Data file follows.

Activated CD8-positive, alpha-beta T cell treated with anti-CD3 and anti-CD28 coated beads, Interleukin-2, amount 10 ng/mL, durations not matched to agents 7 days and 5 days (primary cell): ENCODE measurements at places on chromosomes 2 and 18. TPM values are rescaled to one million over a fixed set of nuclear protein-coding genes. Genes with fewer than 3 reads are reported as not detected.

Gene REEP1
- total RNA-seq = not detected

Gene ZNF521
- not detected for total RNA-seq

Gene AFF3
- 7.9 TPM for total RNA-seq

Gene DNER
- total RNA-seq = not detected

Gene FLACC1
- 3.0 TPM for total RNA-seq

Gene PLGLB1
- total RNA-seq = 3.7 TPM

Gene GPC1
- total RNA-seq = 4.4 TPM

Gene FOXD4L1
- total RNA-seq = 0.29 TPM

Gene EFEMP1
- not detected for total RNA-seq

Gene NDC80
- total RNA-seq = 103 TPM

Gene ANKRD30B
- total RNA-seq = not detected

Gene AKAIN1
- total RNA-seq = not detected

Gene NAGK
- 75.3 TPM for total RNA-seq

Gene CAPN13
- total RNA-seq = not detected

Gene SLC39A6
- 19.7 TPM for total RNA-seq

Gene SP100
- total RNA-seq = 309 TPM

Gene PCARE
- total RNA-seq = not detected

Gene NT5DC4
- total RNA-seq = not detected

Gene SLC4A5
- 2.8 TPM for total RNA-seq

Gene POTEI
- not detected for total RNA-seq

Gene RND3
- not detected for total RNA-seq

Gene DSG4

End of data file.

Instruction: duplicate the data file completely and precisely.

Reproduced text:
Activated CD8-positive, alpha-beta T cell treated with anti-CD3 and anti-CD28 coated beads, Interleukin-2, amount 10 ng/mL, durations not matched to agents 7 days and 5 days (primary cell): ENCODE measurements at places on chromosomes 2 and 18. TPM values are rescaled to one million over a fixed set of nuclear protein-coding genes. Genes with fewer than 3 reads are reported as not detected.

Gene REEP1
- total RNA-seq = not detected

Gene ZNF521
- not detected for total RNA-seq

Gene AFF3
- 7.9 TPM for total RNA-seq

Gene DNER
- total RNA-seq = not detected

Gene FLACC1
- 3.0 TPM for total RNA-seq

Gene PLGLB1
- total RNA-seq = 3.7 TPM

Gene GPC1
- total RNA-seq = 4.4 TPM

Gene FOXD4L1
- total RNA-seq = 0.29 TPM

Gene EFEMP1
- not detected for total RNA-seq

Gene NDC80
- total RNA-seq = 103 TPM

Gene ANKRD30B
- total RNA-seq = not detected

Gene AKAIN1
- total RNA-seq = not detected

Gene NAGK
- 75.3 TPM for total RNA-seq

Gene CAPN13
- total RNA-seq = not detected

Gene SLC39A6
- 19.7 TPM for total RNA-seq

Gene SP100
- total RNA-seq = 309 TPM

Gene PCARE
- total RNA-seq = not detected

Gene NT5DC4
- total RNA-seq = not detected

Gene SLC4A5
- 2.8 TPM for total RNA-seq

Gene POTEI
- not detected for total RNA-seq

Gene RND3
- not detected for total RNA-seq

Gene DSG4